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Some miscarriage tests 'unreliable'

Hundreds of viable wanted pregnancies are being lost to British women each year because of unreliable miscarriage tests, new research suggests.

The precise numbers are unclear but scientists believe there could be 400 errors every year with the potential to result in terminations.

This is more than the estimated 300 cot deaths reported each year in the UK.

Experts today called for more research and improved professional guidelines to minimise the chances of such tragedies occurring.

Pain or bleeding, or a previous history of miscarriage, may prompt doctors to carry out an ultrasound investigation early in pregnancy.

Common practice is to measure the size of the gestational sac and the embryo it contains.

If a sac of a certain size appears empty, or an embryo reaches a certain stage of development with no heartbeat, a diagnosis of miscarriage is made.

When there is doubt about the results, physicians are advised to re-measure the gestational sac seven to 10 days later.

If the sac does not grow during that time, it is assumed a miscarriage has occurred. A termination may then follow.

But according to the new findings, from a series of research papers published in the journal Ultrasound in Obstetrics, the margin of error is so high that some perfectly viable pregnancies are being lost.

One study revealed an up to 20% variation in the size of gestational sacs reported by different clinicians measuring the same pregnancies.

Professor Tom Bourne, from Imperial College London, who led a study of more than 1,000 women suspected of miscarrying, said: "Currently there is a risk that some women seeking reassurance with pain or bleeding in early pregnancy may be told they have had a miscarriage and choose to undergo surgical or medical treatment when the pregnancy is in fact healthy."

Criteria used to diagnose miscarriage varies. In the UK, one classification under Royal College of Obstetricians and Gynaecologists guidelines is an empty gestational sac measuring 20 millimetres or more. Alternatively, a foetal size of 6mm or more with no heartbeat may also indicate a miscarriage.

In the US, a smaller gestational sac threshold of 16mm is adopted. According to the research, this could result in even more wrong diagnoses.

Each year an estimated 500,000 women have miscarriages in the UK. Research suggests around 30% of these women undergo early ultrasound scans.

Prof Bourne and colleagues write in their paper: "Applying a cut-off for MSD (mean sac diameter) of 20mm could lead to 400 viable pregnancies potentially being misclassified, compared with approximately 300 'cot deaths' reported in the UK each year.

"These numbers are significant and relate to pregnancies that would be highly likely to reach term."

The researchers suggest diagnosing miscarriage on the basis of an empty sac measuring 25mm, or a foetal size of 7mm or more with no heartbeat.

Speaking at a briefing in London, Prof Bourne said a repeat scan should be undertaken 10 days after the first "in all cases".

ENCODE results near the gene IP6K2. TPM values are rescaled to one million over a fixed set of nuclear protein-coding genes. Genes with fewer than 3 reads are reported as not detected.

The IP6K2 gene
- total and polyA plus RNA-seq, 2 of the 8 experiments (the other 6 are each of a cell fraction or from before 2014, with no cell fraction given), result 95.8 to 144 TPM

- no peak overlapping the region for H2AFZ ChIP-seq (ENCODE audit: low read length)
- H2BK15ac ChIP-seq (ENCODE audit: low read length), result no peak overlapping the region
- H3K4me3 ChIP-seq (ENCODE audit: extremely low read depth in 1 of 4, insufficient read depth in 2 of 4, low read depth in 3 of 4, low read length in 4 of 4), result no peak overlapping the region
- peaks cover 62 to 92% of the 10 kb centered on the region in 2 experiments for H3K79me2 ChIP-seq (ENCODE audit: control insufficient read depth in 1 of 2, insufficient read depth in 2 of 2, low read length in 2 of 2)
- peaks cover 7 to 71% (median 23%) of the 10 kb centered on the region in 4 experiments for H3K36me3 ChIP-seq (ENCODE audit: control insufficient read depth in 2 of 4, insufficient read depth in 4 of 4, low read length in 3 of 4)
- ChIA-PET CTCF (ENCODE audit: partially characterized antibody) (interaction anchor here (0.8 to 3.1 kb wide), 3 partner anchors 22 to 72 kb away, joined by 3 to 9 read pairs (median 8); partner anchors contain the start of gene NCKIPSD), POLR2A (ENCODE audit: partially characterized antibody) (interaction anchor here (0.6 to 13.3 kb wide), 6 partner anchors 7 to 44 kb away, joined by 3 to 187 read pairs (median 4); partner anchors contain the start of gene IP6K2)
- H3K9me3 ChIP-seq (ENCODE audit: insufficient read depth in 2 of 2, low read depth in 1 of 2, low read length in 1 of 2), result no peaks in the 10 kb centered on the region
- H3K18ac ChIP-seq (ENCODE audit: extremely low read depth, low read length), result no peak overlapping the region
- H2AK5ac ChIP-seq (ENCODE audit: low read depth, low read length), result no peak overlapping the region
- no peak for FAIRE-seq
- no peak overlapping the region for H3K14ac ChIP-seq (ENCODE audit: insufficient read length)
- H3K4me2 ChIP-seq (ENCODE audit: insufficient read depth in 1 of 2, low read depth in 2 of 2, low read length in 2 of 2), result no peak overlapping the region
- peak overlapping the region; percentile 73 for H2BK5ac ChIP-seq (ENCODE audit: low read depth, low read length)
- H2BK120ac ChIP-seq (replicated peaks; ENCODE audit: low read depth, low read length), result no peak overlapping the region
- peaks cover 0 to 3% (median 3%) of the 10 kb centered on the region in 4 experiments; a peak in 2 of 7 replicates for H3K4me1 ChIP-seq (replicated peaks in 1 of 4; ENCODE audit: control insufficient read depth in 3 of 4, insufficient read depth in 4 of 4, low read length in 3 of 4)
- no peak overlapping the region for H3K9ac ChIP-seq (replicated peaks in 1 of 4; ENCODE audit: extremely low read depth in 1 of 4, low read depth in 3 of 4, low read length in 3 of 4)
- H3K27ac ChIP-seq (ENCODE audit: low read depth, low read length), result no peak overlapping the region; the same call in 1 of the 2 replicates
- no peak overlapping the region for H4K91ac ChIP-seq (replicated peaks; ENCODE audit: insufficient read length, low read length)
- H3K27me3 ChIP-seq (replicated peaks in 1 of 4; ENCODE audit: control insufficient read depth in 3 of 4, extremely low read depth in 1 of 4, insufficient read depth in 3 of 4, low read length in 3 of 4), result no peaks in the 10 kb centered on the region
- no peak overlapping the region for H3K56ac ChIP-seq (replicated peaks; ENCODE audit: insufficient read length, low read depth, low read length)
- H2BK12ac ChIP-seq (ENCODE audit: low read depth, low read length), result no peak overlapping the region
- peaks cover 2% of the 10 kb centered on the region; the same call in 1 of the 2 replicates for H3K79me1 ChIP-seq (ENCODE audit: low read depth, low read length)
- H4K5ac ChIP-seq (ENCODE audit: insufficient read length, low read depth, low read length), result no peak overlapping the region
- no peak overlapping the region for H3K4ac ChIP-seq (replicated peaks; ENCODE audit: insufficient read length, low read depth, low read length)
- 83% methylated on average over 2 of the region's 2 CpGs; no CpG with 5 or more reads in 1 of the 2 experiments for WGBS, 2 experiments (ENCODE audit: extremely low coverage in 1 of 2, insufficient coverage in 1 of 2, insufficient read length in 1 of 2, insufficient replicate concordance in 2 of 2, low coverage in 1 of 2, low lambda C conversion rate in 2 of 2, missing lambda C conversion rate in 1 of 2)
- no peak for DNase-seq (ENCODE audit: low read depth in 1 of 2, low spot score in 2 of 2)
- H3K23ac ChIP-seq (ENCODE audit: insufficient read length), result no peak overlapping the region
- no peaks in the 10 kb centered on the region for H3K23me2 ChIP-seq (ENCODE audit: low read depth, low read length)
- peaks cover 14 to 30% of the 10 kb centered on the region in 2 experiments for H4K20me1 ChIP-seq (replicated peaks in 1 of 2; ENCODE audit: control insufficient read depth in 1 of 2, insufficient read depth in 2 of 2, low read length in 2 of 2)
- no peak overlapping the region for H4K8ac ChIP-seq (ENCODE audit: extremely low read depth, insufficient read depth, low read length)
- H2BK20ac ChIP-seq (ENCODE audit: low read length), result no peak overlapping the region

However, he added: "It's the responsibility of the profession to put its house in order."

Another study, led by Dr Shakila Thangaratinam, from Queen Mary, University of London, indicated that current guidelines were based on old and unreliable data.

"The majority of ultrasound standards used for diagnosis of miscarriage are based on limited evidence," she said.

The experts agreed there was a need for new research involving larger numbers of patients.

Dr Tony Falconer, president of the Royal College of Obstetricians and Gynaecologists (RCOG), said: "The RCOG peer reviews its guidelines routinely and works with other organisations such as Nice (National Institute for Health and Clinical Excellence) to develop best practice advice for doctors. The findings from these papers add to our knowledge of clinical practice and will be considered when we update our guidelines.

"Miscarriage is an upsetting experience for anyone and all women who have had a miscarriage should have access to support from the NHS. Healthcare professionals must receive the best training possible to ensure that they are competent in antenatal screening and diagnoses so that mistakes are avoided."

Professor Jane Norman, director of the Tommy's Centre for Maternal and Foetal Health, University of Edinburgh, said: "In women in early pregnancy, it can often be difficult to confidently distinguish a very early ongoing pregnancy from a miscarriage. Most UK units will adhere to guidelines from the Royal College of Obstetricians (RCOG) on the management of early pregnancy loss in order to make this diagnosis.

"These new data show that following the current RCOG guidelines will give the correct diagnosis in the vast majority of women. They also provide some robust new evidence on which to further improve guidelines for diagnosis in this very important clinical condition."

Prof Bourne sought to reassure women who might be worried about the study findings.

"I don't think women should be anxious, but I do think we should get it right so we don't make any mistakes," he said. "What I'm not saying is that it's likely that someone who has had surgery for miscarriage has had a misdiagnosis of miscarriage."